So I just finished a 3 day job which included the removal of a concrete foundation, originally built to hold a car garage, and just as I started to write about the job, and how the job went, I had a light bulb moment and thought it best to explain the best ways to break up a concrete base yourself, instead of paying us professionals to do the work for you! This will apply for a shed base, concrete foundation or any other concrete type slab in the garden.
How hard is it to break up a concrete base?
This really depends on 2 factors as followed:
- Does your concrete have reinforced metal rods within the concrete base?
- Is your concrete slab deeper than 4 inches?
If the answer to any of the above questions is YES, then you will most likely need power tools, but the good news is that even if power tools are needed then the cost of these are probably less than what you might think, and will still save you money compared to paying labor costs for a professional landscaper or builder to complete the work for you. If the answer to any of the above questions is NO then you will likely be able to break up the concrete slab by using nothing but a sledge hammer!
In theory, providing that steel rods haven’t been used to reinforce the concrete (not likely in the most standard back garden concrete foundations) then breaking up the concrete really isn’t that hard at all. And on the off chance that steel rods have been used, then these would more be a nuisance as opposed to hard work.
How to break up a concrete slab with hand tools
In my experience, the only tool good enough to break concrete by hand is by using a sledge hammer, and not a light one either! The weight of sledge hammer we use for this work weigh 14lb, available from most DIY stores. How ever, it’s important to note that this won’t work on deep concrete, I’d say anything over 4 inches. We’ve actually had a handful of concrete removal jobs in the past where we have actually chosen the sledge hammer over the electric breaker as it saved us a huge amount of time. By using the breaker, we were only remove small pieces at a time, but the sledge hammer was cracking the concrete in all directions, allowing us to pick the broken bits out by hand.
How to break up concrete using power tools
The only power tool you can really use when breaking up a concrete slab or foundation would be an electric breaker. The one we use is just a cheap Titan breaker purchased from Screwfix, no more than £200.00. I have actually written a review about it here if you’d like to have a look.
Any solid concrete foundation with a depth of 5 inches or more would need an electric breaker to break it up. I know that £200.00 might seem like a lot of money to spend for a one time job, but trust me when I say that this is a lot cheaper compared to paying a professional like myself to do the work!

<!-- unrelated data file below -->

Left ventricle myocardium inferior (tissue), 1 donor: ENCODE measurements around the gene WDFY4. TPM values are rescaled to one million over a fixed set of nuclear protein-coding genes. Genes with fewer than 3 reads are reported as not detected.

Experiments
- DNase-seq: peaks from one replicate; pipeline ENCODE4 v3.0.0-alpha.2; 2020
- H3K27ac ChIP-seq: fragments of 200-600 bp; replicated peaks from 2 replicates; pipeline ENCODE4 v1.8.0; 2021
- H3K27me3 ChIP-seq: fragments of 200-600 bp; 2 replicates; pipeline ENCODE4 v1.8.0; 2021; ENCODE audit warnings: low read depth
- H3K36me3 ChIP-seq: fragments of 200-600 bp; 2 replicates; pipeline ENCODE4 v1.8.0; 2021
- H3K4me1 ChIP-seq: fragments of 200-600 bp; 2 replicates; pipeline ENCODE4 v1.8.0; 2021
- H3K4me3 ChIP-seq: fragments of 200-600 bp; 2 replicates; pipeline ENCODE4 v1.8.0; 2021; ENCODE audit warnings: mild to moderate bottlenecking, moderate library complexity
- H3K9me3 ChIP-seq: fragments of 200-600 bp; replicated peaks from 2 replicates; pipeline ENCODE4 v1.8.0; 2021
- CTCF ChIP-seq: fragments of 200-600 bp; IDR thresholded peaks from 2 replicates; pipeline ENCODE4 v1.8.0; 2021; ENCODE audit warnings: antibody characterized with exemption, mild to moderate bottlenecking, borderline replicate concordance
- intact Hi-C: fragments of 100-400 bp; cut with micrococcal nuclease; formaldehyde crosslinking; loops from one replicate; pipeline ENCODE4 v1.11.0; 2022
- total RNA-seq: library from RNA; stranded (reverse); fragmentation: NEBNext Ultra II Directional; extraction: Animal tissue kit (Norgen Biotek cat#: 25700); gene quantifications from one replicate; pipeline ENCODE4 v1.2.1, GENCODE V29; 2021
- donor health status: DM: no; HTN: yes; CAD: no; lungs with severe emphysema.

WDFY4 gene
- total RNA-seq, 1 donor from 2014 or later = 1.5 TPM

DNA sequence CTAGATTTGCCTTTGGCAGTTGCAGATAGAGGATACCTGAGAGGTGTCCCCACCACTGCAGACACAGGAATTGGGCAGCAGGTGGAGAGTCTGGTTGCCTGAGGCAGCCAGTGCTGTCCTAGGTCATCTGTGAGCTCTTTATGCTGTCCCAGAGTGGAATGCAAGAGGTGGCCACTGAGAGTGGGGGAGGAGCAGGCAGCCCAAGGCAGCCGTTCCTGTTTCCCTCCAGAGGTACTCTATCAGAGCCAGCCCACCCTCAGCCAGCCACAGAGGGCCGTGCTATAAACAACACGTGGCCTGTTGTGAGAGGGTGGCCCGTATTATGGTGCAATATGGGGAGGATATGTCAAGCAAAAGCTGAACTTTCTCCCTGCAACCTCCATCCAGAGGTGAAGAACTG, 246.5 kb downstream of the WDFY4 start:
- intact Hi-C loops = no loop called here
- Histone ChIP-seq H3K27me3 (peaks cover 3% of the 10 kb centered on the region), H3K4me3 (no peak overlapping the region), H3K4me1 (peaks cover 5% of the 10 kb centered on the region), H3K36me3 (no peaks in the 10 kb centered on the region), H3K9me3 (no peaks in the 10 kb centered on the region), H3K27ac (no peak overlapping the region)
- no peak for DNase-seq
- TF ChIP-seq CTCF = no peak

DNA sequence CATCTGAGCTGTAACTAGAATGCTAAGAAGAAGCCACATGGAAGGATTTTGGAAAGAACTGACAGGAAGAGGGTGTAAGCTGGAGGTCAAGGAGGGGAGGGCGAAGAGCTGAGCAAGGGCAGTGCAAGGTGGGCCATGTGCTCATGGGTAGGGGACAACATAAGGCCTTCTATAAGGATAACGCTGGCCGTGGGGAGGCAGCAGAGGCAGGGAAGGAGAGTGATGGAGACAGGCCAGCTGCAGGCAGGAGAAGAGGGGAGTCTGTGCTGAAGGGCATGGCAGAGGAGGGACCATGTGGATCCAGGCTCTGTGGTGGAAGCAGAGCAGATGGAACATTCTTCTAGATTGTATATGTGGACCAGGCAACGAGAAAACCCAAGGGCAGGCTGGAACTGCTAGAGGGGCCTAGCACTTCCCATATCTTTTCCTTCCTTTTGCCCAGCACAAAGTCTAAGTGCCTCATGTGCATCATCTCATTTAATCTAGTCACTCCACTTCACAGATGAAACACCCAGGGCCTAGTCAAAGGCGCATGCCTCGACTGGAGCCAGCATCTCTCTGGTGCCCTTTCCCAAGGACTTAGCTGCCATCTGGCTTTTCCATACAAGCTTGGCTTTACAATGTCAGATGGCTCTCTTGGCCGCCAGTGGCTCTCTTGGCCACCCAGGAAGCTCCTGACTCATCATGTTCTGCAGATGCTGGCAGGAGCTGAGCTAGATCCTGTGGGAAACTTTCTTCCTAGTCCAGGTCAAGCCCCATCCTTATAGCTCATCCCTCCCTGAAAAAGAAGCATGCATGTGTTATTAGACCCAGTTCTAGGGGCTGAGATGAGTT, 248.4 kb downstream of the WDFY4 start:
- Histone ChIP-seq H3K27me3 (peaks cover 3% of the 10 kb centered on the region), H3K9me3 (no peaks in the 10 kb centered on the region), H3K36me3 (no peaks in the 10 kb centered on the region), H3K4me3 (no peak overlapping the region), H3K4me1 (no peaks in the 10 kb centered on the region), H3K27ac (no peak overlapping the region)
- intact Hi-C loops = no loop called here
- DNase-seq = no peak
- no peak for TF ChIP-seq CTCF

My concrete foundation has reinforced rods, how do I break the concrete?
These rods are used to help reinforce the concrete slab and make it stronger. You wouldn’t usually need to worry about these if you are breaking up a standard shed foundation, concrete stamped patio or any other base that isn’t holding a substantial amount of weight. If however, your concrete base is holding a brick built shed, is used as a driveway (holding vehicles) or has any other heavy duty purpose, then there will be a good chance that the base is reinforced.
I’ll be honest, these can be a headache to remove since the breaker doesn’t go through steel. In fact, the only thing breakers are good for is breaking concrete! Even when we use them to remove old concrete posts when installing fence panels, we can see that the breaker will just bounce off the tree roots, doing no damage at all!
The way we work around this is to first start by breaking the concrete using the electric breaker, working in sections. When you can see enough of the steel rods, to then use a 9″ grinder to cut through the rods as you make your way round the concrete slab. We use a Macallister grinder, which I have wrote a review about here.
My advice to those that want to break up a concrete base themselves
If you are looking to save money, then spending £200 on a breaker and protective gear such as goggles and ear muffs will definitely be cheaper than paying professionals like myself. If you have a sledge hammer handy, why not give it a wack and see if it’s thin enough to break?
Breaking the concrete isn’t necessarily hard (providing that it’s not reinforced), but what is harder, or at least more time consuming, is how you get rid of the waste when your finished. Don’t forget that you will most likely need to hire a skip (which the professional would have added onto their fees anyway) but there will need to be 2 of you to lift the wheel barrow up and into the skip. If doing it on your own, you will likely need to shovel the concrete out of the wheel barrow, taking a lot of time. The largest skip we can get for concrete is an 8 yard, so be sure to check with your local skip hire company to make sure that there are no problems when the driver comes to collect.
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